Professor Jingjie Wu joins team of researchers at the University of Louisiana
Their joint project is entitled “High-Efficiency Electrochemical Conversion of CO2 to Ethylene” and the team was recently awarded 1.25 million dollars by the Department of Energy’s Office of Fossil Fuel, of which $450,000 will designated to fund work in Dr. Wu’s lab. The group will develop and test technologies that can utilize carbon dioxide (CO2) from power systems or other industrial sources as the primary feedstock, with the overall goal to reduce emissions and transform waste carbon streams into value-added products.
- Dionysios Dionysiou - University of California, Berkeley - National Alliance for Water Innovation (NAWI) Department of Energy - $170,420.00
- Jonathan Nickels - Oak Ridge National Laboratory - Visualization of Solvent Disruption of Biomass and Biomembrane Structures in the Production of Advanced Biofuels and Bioproducts - Department of Energy - $98,670.00
- Yoonjee Park - Ohio Lions Eye Research Foundation - Biodegradable “On-demand” Drug Implant for Age-Related Macular Degeneration Treatment - $10,000.00
- Patrick Ray - U.S. Army Corps of Engineers - Institute for Water Resources (NCR) - $50,000.00
- Patrick Ray - Procter & Gamble Company - P&G Water Security: Spain and Turkey - $50,000.00
- Jingjie Wu – National Science Foundation - Selective Ethylene Production from Carbon Dioxide Electroreduction via Gas Diffusion Electrode Engineering - $449,003.00
- ChE student Maria Novak was awarded the May CEAS Engineer of the Month. During her tenure at UC, Maria took the opportunity to gain research experience in both the Nanoworld lab at UC, led by ChE Professor Vesselin Shanov, as well in work with Dr. Mingming Lu as part of a grant from the National Science Foundation. As part of the ACCEND program, she was just awarded both a bachelor’s and a master’s degree in ChE and will now pursue a career at Proctor & Gamble. MS graduate Quinn Birch, working under Professor Dionysios Dionysiou, won the First Place Master Thesis national award from The Air & Waste Management Association. The title of the Thesis is “Sources, Transport, Measurement and Impact of Nano and Microplastics in Urban Watersheds” and the work was supported by and carried out in collaboration with researchers from US EPA. Quinn is currently working with EPA through a collaborative project and already published two journal articles.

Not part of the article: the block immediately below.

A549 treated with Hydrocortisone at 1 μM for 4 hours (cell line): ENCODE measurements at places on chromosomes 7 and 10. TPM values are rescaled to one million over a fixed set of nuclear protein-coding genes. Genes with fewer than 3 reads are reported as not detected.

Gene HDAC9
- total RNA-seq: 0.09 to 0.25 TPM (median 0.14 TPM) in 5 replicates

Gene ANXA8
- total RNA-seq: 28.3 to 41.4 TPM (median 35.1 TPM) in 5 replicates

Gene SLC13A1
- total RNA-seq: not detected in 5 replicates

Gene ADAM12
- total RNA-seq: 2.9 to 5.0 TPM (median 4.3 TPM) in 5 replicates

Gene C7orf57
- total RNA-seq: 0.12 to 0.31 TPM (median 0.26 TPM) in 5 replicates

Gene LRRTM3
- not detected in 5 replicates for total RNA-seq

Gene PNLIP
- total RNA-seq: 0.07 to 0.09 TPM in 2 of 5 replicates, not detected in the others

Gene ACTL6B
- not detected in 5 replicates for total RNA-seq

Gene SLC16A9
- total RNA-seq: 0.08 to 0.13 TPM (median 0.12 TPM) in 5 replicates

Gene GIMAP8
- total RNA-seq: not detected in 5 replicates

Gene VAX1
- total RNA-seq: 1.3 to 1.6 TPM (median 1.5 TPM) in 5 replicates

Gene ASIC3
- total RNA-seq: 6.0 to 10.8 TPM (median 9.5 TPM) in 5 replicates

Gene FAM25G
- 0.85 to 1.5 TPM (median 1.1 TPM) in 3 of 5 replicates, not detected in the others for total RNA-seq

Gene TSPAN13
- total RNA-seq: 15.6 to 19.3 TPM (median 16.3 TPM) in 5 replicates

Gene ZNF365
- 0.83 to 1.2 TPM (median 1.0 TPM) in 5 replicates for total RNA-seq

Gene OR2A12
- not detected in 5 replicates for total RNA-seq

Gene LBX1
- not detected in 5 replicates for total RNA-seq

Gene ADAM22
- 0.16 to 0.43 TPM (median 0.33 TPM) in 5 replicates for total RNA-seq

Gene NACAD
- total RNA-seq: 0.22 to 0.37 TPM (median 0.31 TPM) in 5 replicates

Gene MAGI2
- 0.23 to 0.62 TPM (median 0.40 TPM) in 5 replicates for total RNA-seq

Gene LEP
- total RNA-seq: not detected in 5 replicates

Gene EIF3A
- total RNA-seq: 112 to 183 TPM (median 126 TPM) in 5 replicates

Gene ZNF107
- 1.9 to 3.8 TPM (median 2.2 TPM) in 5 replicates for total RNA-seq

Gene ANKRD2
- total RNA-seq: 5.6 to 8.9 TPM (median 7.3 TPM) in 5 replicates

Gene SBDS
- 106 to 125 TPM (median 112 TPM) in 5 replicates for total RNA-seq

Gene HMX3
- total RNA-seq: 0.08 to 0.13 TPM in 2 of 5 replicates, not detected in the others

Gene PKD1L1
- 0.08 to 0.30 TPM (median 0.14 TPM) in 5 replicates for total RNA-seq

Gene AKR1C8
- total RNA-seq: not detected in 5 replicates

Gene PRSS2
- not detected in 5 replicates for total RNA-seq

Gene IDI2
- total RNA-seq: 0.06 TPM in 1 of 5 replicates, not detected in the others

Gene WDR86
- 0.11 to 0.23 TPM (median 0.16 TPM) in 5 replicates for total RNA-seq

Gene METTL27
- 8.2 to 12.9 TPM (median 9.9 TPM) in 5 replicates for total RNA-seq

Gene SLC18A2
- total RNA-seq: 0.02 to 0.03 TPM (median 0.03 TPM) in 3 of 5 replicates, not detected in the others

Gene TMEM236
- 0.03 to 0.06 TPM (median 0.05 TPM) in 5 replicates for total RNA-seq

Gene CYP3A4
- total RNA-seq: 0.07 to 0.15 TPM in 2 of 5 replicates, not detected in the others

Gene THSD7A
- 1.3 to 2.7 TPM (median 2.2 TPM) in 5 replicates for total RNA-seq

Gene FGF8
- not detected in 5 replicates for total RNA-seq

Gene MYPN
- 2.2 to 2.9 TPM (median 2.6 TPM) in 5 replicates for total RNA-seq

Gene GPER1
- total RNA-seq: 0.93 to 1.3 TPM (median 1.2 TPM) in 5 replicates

- Chemical engineering students Emily Weidner and Catherine Gottsacker participated in the summer Protégé Program, a program with offers outstanding undergraduate students in CEAS a paid summer position working with faculty researchers or industry partners. Emily was awarded “best presentation” and a $300 prize at the final symposium. Her research presentation on tissue engineering was entitled “Alignment and Proliferation of Schwann Cells in PDVF-TrFE Scaffolding” and she worked with Greg Harris, assistant professor of chemical engineering. Catherine tied for third place and received a $100 prize. She presented on “Lasers and Liposomes: A Literary Analysis of Controlled Drug Release” and worked with Yoonjee Park, assistant professor of chemical engineering.